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African Governments Must Look to Tech to Drive 21st Century Growth

Guest Contributor, Wednesday June 27th 2018

This post was written by Quentin Mareuse, an intern at the MEST Incubator Accra. 

Africa’s booming population, increasing urbanization, and abundance of high-growth economies have produced much speculation about the continent’s potential to drive global economic growth in this century. However, the enthusiasm has been tempered by more cautious prognosticators, who point out that recent high growth has been overly reliant on commodity exports, with profits often flowing straight into the offshore bank accounts of corrupt politicians rather than profiting ordinary people.

Indeed, the high growth rates experienced by many African economies in the 21st century do have their roots primarily in commodity exports. Nigeria, now the continent’s largest economy, grew at an average rate of 7% a year between 2005 and 2013, but this was largely due to a boom in the price of oil, which accounted for 95% of Nigeria’s exports. When oil prices tumbled in late 2014, Nigeria’s economy slumped dramatically, even going into recession in 2016. The story was similar for many economies across the continent, including Angola, Chad, and Mozambique.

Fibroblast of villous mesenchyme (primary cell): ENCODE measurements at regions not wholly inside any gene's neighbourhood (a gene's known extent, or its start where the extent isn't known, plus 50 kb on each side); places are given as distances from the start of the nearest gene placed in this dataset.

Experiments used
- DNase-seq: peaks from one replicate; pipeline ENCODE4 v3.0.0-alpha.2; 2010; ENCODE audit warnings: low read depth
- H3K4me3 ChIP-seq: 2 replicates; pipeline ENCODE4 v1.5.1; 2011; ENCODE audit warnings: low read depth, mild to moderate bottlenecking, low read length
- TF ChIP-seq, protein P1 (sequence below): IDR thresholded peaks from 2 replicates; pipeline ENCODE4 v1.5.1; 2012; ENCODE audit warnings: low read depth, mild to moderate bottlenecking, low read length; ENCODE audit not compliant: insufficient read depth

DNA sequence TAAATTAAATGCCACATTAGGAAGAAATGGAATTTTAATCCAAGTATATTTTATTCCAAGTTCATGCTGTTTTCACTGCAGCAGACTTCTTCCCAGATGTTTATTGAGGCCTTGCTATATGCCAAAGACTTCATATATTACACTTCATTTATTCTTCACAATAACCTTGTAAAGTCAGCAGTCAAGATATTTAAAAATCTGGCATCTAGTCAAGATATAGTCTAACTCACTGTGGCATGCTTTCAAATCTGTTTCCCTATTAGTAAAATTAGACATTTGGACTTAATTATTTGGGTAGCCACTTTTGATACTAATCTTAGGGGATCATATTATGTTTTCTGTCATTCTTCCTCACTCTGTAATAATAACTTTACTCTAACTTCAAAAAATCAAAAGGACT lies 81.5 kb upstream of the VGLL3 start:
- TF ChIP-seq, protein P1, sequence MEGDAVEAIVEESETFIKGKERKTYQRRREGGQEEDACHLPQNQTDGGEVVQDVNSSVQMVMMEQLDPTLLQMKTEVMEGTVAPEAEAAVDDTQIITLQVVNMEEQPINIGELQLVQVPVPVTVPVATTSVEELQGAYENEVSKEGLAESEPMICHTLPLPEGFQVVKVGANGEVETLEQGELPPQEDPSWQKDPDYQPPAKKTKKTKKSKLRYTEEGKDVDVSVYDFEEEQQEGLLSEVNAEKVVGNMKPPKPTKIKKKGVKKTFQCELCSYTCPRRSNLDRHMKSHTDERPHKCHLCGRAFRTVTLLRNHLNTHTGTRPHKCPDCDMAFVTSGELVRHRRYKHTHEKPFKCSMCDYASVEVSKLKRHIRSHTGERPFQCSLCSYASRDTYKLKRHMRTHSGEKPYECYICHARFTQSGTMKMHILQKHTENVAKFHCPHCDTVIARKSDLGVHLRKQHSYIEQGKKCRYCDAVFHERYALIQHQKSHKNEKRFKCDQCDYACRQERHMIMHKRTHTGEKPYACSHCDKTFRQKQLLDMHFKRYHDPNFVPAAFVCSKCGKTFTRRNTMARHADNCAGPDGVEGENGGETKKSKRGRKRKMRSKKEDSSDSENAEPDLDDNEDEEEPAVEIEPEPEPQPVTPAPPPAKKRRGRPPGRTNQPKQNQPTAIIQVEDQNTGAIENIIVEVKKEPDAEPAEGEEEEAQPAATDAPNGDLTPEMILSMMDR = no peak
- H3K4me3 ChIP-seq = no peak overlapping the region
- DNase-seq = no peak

Clearly, reliance on commodity exports does not constitute a healthy basis for economic development. It results in vulnerability to shocks and a dependence on the “commodity supercycle”, whilst a decline in exports usually has seriously negative ramifications for the rest of the economy. In 2015 the Nigerian Naira slumped, resulting in importers failing to pay their bills and a crippled (albeit small) manufacturing sector.

So how to resolve this overdependence on commodities? Development economists have long emphasized the importance of creating a strong manufacturing sector. This is what produced high sustained growth in Europe and North America in the nineteenth century, and in East Asia in the second half of the twentieth century. Although a promising route to growth that should be pursued, it is lengthy and will require active and prudent government involvement. Fortunately, there is another promising avenue for growth that African countries can seek: technology entrepreneurship.

A boom in the tech sector presents enormous opportunities for African growth for a good number of reasons. First, it can create significant employment growth. This applies not only to the tech sector itself, where successful startups such as Jumia, meQasa, and Flutterwave and dynamic tech hubs such as MEST have created thousands of jobs apiece, but also to other sectors of the economy where tech is having an impact.

Mobile money products such as Safaricom’s M-Pesa have produced entirely new industries (including African fintech and e-commerce) and revitalized old ones (such as media). This is especially significant since the continent’s main economic challenge (and opportunity) in the 21st century will be providing jobs for its booming youth population: the number of people aged 15-24 now stands at 226 million, and is expected to more than double by 2055.